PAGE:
Nevertheless, this is not the same game as Shadow Magic. There is one big change that did leap out at me when I started my first game, and that is a drastic reduction in the number of races and magic spheres available during character creation. Shadow Magic had somewhere in the region of 20 races, each with its own set of units and traits. Age of Wonders III has just six: humans, elves, dwarves, orcs, goblins and draconians. This reduction in scope chafed with me at first – mostly because the undead didn’t make the cut – but it’s been made for sound reasons. First, there is the practical problem of rendering 20 different sets of units in 3D, a much more daunting task than doing it in 2D. Age of Wonders III might have been developed with the aid of investment from Notch1, but that just means the game gets made in the first place, not that the developers have unlimited resources to throw at expensive 3D art assets. Second, and far more pertinent to Age of Wonders’ gameplay, is that choosing a race is now only half of the character creation process. Race determines both your basic selection of units as well as your general unit look and gives them some passive traits – Goblins are better at underground exploration, for example, while Draconians get some inherent fire resistance – but much of your actual unit roster will be decided by your choice of class.
Classes are a new addition to the series (previously you were just stuck as a Wizard) and one that has a far-reaching impact on how a game unfolds since each class plays very, very differently. Each class gets a different set of special units that can be built in all cities no matter which race inhabits them, as well as a set of spells unique to that class. The spells and units emphasise a particular playstyle unique to that class. Take the Dreadnought, for example, who holds the line with tough ranks of Musketeers while Engineers reload the Cannon bombarding the enemy fortress. Then compare that to the Theocrat, a class which overwhelms the enemy with hordes of fanatically devout Crusaders whose faith protects them from the holy rays emanating from their Shrines of Smiting. It’s the class units that provide your character with its flavour now, since in most cases they dramatically outclass (ha) the racial units, which consist of stock spearmen, swordsmen, archers etc; racial units are enough to get by on in the early game, but sooner or later your armies will mostly consist of the class units and nothing else. An excellent touch is that the look of the class units does change depending on which race you’ve picked, meaning that you can have Goblin Crusaders and Elf Musketeers if that’s what you want – and thanks to the way the system’s been set up this will likely be a perfectly valid combination.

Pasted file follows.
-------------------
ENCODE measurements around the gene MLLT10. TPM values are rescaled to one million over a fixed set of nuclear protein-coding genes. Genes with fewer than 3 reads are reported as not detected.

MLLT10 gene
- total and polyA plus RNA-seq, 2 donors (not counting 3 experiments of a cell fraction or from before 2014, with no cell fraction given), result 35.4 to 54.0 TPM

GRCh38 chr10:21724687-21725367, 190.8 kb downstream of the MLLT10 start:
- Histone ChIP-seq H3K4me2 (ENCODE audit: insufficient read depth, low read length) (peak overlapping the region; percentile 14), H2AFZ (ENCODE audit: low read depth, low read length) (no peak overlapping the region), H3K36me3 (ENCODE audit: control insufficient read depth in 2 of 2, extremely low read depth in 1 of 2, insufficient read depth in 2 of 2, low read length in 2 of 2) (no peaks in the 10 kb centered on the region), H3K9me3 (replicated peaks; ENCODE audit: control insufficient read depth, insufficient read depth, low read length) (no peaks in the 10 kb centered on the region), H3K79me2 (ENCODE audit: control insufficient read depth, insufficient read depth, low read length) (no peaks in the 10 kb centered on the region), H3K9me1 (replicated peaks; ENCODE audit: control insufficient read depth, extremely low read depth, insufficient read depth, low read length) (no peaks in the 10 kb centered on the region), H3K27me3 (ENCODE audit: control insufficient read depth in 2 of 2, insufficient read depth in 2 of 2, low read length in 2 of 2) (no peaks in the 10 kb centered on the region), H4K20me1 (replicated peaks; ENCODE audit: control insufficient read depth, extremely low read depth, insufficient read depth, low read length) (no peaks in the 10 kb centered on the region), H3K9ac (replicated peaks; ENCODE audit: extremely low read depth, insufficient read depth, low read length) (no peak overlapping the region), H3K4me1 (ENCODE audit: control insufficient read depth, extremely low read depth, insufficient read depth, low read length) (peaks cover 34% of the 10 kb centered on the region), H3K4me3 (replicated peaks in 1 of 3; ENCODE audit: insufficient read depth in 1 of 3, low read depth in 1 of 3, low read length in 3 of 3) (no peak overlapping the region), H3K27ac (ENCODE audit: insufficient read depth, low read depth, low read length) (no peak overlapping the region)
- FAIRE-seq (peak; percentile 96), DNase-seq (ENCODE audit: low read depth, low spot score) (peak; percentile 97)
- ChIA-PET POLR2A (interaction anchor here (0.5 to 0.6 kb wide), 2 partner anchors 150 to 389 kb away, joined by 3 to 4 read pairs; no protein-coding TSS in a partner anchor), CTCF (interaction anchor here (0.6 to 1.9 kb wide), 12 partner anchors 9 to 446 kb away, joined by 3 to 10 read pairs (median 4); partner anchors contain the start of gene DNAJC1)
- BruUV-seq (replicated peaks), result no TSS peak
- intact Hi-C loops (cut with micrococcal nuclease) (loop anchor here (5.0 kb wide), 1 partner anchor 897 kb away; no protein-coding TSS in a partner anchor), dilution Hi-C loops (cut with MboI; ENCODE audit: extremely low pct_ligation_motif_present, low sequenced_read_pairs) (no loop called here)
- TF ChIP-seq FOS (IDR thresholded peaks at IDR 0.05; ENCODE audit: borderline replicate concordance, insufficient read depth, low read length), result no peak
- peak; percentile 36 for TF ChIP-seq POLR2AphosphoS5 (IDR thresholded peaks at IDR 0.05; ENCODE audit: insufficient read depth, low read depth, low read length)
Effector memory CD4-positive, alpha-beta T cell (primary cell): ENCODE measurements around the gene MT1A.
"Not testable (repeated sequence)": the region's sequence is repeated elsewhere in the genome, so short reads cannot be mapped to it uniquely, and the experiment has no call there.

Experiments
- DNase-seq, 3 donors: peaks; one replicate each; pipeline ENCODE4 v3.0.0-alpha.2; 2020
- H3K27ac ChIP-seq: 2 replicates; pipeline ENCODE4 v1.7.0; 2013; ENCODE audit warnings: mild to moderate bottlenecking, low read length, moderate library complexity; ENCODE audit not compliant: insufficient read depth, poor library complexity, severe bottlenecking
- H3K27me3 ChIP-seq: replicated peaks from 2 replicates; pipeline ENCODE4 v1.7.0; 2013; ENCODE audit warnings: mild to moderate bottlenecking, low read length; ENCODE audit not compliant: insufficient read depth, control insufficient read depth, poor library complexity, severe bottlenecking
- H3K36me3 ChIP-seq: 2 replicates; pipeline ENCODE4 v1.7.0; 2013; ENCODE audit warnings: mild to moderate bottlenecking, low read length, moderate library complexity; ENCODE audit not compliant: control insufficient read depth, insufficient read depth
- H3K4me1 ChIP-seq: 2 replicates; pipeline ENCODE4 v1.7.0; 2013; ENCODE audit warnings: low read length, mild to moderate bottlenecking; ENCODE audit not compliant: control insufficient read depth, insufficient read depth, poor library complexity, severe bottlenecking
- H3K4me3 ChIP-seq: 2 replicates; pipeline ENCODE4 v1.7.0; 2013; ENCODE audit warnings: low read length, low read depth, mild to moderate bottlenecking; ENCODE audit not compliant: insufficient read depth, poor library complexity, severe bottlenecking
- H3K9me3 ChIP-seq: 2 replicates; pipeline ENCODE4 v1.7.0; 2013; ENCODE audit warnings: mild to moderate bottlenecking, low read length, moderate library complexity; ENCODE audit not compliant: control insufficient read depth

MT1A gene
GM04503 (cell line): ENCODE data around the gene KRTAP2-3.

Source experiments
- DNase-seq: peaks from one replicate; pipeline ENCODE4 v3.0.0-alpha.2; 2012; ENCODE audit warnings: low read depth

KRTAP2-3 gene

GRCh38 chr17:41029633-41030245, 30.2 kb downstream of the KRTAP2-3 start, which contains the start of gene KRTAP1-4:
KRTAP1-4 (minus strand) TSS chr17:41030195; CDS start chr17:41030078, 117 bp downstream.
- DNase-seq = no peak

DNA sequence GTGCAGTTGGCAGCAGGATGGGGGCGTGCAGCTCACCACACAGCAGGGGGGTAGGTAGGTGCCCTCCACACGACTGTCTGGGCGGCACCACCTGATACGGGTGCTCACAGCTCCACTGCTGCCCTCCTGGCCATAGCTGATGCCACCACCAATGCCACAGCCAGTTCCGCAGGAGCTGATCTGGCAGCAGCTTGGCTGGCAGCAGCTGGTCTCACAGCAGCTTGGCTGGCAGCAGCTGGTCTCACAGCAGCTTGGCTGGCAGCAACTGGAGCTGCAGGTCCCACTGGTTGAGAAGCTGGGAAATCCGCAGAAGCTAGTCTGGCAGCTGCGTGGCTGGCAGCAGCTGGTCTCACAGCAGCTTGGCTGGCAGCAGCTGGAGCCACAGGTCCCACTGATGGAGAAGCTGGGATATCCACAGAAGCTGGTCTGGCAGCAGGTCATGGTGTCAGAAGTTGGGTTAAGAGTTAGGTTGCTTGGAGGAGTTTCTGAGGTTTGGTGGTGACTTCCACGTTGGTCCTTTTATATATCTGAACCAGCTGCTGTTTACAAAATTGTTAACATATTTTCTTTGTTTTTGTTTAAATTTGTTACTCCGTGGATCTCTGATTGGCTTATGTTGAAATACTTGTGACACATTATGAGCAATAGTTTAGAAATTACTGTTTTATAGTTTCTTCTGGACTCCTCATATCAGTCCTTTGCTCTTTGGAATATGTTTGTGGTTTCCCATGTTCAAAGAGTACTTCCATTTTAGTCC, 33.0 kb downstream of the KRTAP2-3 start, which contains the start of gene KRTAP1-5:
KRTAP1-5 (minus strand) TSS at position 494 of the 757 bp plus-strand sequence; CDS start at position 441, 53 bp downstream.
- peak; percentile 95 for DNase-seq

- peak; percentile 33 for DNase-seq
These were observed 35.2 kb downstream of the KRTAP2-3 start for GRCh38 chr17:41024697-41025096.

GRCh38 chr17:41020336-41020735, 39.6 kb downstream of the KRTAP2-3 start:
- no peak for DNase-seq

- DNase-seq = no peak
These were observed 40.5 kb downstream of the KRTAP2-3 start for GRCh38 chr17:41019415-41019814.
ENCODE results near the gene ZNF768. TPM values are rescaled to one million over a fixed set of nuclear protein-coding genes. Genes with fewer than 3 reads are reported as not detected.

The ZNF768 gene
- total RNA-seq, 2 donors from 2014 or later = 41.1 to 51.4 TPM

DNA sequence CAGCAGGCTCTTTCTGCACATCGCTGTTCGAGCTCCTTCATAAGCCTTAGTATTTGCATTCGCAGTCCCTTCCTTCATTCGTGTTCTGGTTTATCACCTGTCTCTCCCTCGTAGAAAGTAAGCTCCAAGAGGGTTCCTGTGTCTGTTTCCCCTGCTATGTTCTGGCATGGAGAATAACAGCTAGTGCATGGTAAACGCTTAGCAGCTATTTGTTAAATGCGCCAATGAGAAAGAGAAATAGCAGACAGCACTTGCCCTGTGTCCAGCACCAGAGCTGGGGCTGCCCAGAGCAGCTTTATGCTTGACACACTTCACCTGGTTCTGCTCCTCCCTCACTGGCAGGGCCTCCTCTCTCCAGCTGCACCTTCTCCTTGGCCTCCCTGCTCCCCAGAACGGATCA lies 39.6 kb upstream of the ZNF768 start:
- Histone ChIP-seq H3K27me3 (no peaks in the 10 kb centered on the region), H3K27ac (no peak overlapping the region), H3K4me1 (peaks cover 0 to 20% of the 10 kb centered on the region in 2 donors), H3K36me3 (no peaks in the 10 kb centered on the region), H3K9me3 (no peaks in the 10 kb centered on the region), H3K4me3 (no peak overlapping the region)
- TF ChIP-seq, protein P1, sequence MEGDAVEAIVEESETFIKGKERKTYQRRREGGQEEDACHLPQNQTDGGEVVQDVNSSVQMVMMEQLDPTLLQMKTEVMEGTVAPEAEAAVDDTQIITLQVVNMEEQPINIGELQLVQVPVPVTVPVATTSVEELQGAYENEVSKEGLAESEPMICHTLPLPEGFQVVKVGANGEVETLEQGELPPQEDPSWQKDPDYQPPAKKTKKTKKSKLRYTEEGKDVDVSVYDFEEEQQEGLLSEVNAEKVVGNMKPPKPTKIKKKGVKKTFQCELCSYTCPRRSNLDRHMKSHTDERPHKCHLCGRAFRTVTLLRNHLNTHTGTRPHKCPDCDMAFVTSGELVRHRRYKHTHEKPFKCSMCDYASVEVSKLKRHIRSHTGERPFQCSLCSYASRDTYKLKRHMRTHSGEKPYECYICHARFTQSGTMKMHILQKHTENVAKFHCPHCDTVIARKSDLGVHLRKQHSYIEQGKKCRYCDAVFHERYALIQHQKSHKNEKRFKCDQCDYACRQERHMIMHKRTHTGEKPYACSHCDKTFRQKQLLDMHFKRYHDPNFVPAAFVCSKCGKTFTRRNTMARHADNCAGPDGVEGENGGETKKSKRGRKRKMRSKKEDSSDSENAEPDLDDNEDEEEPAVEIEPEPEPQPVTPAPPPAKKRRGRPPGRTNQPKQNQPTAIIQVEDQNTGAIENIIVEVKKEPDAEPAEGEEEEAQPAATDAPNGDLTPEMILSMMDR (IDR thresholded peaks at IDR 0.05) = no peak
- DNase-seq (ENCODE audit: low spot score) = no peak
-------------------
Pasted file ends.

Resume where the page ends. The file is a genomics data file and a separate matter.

So the changes to the character creation system and race roster have an element of give and take to them; Age of Wonders III has lost some of the flat out variety provided by the bloated race rosters of the original games, but each of the six available classes is more interesting than any of the old races were on their own. Fortunately one area where Triumph haven’t skimped is the bands of wandering monsters and dungeon guardians dotted around the map; these are made up of a weird and wonderful selection of creatures that you cannot directly build yourself – including the series staple, the Dire Penguin — and they do much to preserve a sense of variety that might otherwise have felt somewhat threatened by the narrowed scope in player units. With so many units in the game Triumph have wisely decided not to try too hard to balance them all, and while there’s nothing as completely broken as the Doom Bats of Shadow Magic (who were capable of slaughtering entire armies if you hadn’t brought any ranged units) there’s a lot of powerful units like dragons and giants who can wreak havoc appropriate to their epic nature. Its nowhere close to perfect game design, but it’s yet another quality that adds to the game’s sense of character.